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The project "Digital Relationships and Local Religious Communities" deals with religious networks and the acquisition of religious knowledge among young immigrants and children of immigrants in Switzerland.
COVID-19 is fueling an increasing virtualization of faith spaces. At the same time, public insecurities and even resentment toward certain migrant groups are apparent, which arise, among other things, from the fact too is known with certainty about lived migrant religiosities and religious rootedness.
For these reasons as well, we would like to find out the ways in which digital media and local communities are important for 16-to-35-year-olds from immigrant families when they are seeking religious information or religious advice. In addition, we examine the relationship between virtual and non-virtual knowledge acquisition: When do they compete with one another, when is one of the two preferred, when do they complement one another, and when do they function as parallel sources with no central points of contact?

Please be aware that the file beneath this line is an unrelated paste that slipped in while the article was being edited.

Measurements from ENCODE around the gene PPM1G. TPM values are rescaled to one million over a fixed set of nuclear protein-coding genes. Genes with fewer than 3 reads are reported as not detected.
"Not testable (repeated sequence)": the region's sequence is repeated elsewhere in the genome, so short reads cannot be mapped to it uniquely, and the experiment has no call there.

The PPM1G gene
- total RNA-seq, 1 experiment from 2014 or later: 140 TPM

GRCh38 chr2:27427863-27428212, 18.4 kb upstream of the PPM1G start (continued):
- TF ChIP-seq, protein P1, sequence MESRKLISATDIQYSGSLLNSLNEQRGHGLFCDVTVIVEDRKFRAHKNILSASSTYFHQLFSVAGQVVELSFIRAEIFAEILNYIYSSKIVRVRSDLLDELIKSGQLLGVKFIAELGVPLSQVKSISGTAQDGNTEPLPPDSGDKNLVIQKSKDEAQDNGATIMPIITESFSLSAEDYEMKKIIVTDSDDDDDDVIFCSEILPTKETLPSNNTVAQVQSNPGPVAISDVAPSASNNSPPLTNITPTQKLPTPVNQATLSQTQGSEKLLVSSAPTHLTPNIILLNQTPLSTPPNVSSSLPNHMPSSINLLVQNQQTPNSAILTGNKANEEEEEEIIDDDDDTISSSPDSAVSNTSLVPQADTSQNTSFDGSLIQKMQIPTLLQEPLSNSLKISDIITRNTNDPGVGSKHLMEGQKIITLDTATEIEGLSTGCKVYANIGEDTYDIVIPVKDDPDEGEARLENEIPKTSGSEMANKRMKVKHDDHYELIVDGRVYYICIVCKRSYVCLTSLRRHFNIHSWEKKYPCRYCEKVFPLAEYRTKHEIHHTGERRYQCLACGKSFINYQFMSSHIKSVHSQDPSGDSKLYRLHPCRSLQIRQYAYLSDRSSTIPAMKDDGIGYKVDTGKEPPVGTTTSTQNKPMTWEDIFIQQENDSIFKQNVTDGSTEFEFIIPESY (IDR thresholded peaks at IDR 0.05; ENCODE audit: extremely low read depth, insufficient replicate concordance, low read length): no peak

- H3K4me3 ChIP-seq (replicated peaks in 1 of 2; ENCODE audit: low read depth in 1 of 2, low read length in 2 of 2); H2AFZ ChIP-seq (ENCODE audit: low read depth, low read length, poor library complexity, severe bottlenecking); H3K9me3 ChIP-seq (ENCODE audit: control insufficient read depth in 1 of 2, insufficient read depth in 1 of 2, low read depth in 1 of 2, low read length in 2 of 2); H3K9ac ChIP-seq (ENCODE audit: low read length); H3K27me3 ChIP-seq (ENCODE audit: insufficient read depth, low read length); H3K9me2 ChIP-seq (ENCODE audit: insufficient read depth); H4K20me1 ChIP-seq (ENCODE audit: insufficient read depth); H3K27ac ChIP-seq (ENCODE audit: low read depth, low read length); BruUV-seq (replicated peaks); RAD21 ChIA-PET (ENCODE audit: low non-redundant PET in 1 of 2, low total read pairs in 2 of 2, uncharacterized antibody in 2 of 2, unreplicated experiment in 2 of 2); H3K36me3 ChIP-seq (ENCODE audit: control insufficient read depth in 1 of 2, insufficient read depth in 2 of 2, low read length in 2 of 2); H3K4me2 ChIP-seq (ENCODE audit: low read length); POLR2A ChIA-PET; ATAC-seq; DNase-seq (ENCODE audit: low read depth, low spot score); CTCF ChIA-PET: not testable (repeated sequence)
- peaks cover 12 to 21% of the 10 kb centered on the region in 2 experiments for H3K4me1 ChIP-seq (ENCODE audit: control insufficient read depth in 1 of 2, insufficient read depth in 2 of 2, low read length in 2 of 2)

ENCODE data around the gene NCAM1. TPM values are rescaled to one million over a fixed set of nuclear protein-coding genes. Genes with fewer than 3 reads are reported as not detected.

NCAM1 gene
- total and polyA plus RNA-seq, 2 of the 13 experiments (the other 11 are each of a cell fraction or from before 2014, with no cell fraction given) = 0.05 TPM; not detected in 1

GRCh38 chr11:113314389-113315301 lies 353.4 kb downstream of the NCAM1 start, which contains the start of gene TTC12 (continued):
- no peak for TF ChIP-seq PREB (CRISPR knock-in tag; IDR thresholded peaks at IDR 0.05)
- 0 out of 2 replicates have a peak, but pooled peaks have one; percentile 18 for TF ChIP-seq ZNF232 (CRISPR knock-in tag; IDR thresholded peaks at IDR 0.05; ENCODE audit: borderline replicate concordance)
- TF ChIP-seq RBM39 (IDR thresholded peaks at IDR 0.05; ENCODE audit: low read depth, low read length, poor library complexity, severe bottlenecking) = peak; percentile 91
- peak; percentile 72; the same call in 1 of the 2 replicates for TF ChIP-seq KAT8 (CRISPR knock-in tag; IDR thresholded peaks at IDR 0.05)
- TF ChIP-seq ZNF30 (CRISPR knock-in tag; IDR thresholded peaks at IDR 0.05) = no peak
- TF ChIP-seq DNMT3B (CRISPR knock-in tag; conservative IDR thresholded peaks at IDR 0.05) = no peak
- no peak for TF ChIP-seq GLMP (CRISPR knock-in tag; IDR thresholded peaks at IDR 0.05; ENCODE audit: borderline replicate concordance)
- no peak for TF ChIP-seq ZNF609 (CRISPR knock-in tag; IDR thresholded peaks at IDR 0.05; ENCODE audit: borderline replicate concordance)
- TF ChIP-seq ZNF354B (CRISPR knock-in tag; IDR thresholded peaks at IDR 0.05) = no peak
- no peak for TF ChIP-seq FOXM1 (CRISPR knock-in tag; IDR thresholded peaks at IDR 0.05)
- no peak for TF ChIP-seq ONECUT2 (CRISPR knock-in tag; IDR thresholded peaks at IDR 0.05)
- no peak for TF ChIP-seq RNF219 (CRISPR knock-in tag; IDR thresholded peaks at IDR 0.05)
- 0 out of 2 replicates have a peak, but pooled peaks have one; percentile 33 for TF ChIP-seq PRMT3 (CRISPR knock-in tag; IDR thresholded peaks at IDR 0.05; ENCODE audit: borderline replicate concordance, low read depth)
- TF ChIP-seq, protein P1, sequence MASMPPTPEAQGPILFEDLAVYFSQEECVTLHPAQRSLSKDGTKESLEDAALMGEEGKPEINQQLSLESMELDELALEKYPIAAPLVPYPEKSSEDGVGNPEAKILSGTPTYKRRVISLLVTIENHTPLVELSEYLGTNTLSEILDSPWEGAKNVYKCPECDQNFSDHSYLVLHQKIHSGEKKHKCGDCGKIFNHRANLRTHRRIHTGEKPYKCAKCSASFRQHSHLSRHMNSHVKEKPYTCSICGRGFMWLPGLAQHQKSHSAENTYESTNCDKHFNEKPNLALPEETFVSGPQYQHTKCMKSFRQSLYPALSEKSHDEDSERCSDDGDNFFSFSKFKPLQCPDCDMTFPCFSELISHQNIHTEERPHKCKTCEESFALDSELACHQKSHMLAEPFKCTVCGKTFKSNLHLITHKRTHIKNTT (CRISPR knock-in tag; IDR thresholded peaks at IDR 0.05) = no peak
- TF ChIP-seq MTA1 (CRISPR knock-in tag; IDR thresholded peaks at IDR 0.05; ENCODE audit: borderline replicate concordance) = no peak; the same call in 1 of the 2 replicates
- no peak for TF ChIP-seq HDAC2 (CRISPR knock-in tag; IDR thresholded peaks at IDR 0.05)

In order to find comprehensive and nuanced answers to these and other questions, we work with young people from various traditions—for example, Muslims, Christians, and Hindus. In doing so, we employ a methodology that incorporates, among other things, semi-structured interviews, cognitive methods such as free listings, social network analyses and participant observation (online and offline).